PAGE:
“Who ever loved that loved not at first sight?" wrote Marlowe, the man Shakespeare feared for many years was the better writer, the man who with those words issued a license to misery to millions of underexperienced teenagers and thousands of overeducated middle-aged jackasses.”
“The first time I called myself a 'Witch' was the most magical moment of my life.”
“the pope had granted the accademia di San Luca the annual right – on saint Luke’s day – to free a condemned man.”
“Is that all we need? Can the way we say each other's names encompass all our history, all our love, all our fear, all our fights, all our reunions, all of what we know about each other, all of what we don't know?”
“Unlike the Marines, who are given macho monikers like “jarheads,” the Coast Guard had long been denigrated in military circles as fey “puddle jumpers.” But just as 9/11 brought a newfound respect to firemen, Katrina did the same for the reputation of the Coast Guard. At the peak of rescue operations they had 62 aircraft, 30 cutters, and 111 small boats stepping up in rescue and recovery operations. They did it all one person at a time.”
BookQuoters is a community of passionate readers who enjoy sharing the most meaningful, memorable and interesting quotes from great books. As the world communicates more and more via texts, memes and sound bytes, short but profound quotes from books have become more relevant and important. For some of us a quote becomes a mantra, a goal or a philosophy by which we live. For all of us, quotes are a great way to remember a book and to carry with us the author’s best ideas.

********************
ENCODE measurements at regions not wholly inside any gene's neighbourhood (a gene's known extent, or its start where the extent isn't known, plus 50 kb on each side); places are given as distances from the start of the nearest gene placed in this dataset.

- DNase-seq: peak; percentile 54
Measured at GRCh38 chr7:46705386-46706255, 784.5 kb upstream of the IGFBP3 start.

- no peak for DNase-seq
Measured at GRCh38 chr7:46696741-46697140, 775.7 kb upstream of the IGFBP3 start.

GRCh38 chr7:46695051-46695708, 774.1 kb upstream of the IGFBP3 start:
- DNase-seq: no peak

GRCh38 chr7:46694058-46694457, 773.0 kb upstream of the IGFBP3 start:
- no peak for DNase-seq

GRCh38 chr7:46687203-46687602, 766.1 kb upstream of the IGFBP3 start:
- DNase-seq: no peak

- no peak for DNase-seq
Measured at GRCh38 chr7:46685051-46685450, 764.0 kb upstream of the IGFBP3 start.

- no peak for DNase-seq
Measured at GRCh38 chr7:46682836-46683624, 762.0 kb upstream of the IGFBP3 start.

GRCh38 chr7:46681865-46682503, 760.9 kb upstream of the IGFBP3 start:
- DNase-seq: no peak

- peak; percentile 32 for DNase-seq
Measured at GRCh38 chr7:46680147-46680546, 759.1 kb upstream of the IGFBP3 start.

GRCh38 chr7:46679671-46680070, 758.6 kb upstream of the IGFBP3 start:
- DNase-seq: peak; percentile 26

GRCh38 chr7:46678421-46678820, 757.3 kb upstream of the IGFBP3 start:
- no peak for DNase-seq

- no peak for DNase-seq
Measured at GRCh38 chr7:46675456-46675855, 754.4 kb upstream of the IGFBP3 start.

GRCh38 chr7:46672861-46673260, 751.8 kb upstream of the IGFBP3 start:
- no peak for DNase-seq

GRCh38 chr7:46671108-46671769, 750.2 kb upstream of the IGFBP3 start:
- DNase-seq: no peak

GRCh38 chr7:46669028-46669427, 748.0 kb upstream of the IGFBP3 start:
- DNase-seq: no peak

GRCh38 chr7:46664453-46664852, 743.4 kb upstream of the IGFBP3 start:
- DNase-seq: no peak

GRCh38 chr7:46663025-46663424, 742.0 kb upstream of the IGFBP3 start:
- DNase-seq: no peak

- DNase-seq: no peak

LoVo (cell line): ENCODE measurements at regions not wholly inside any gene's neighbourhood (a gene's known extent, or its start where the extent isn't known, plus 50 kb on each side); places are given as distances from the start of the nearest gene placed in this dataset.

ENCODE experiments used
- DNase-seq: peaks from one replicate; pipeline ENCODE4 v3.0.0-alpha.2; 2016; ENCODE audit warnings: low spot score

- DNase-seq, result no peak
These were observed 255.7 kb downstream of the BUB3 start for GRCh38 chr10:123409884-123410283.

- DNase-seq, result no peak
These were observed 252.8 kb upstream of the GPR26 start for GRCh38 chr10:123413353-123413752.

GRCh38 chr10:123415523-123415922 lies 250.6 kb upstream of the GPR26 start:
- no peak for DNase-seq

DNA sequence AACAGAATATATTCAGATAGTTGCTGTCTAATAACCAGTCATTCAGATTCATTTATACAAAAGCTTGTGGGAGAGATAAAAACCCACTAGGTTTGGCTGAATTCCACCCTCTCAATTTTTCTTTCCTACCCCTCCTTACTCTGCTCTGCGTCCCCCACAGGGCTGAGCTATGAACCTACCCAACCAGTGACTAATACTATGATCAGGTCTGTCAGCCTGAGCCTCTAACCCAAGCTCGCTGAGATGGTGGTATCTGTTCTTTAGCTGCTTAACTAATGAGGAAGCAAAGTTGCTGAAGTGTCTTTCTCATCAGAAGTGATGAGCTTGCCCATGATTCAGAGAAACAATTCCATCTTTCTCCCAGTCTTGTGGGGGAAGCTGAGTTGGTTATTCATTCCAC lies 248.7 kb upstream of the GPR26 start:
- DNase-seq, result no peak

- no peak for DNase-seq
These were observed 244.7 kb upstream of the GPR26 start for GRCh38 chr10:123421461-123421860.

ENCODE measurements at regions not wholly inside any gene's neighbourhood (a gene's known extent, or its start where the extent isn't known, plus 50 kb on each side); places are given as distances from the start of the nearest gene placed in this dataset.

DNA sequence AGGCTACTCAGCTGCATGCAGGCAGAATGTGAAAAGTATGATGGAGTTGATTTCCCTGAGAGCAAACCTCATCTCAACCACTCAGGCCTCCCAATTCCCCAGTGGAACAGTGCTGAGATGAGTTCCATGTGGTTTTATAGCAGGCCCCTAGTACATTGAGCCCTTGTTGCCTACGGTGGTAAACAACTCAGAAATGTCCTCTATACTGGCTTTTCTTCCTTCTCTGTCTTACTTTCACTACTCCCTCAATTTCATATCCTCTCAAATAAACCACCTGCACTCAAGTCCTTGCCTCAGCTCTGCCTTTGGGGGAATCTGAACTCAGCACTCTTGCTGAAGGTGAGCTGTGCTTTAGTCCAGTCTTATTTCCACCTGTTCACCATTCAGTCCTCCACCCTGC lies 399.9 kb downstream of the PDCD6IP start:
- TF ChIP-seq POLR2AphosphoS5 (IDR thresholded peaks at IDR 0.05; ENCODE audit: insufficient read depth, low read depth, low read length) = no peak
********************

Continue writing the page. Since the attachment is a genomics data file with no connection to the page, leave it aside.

We thoughtfully gather quotes from our favorite books, both classic and current, and choose the ones that are most thought-provoking. Each quote represents a book that is interesting, well written and has potential to enhance the reader’s life. We also accept submissions from our visitors and will select the quotes we feel are most appealing to the BookQuoters community.
Founded in 2018, BookQuoters has quickly become a large and vibrant community of people who share an affinity for books. Books are seen by some as a throwback to a previous world; conversely, gleaning the main ideas of a book via a quote or a quick summary is typical of the Information Age but is a habit disdained by some diehard readers. We feel that we have the best of both worlds at BookQuoters; we read books cover-to-cover but offer you some of the highlights. We hope you’ll join us.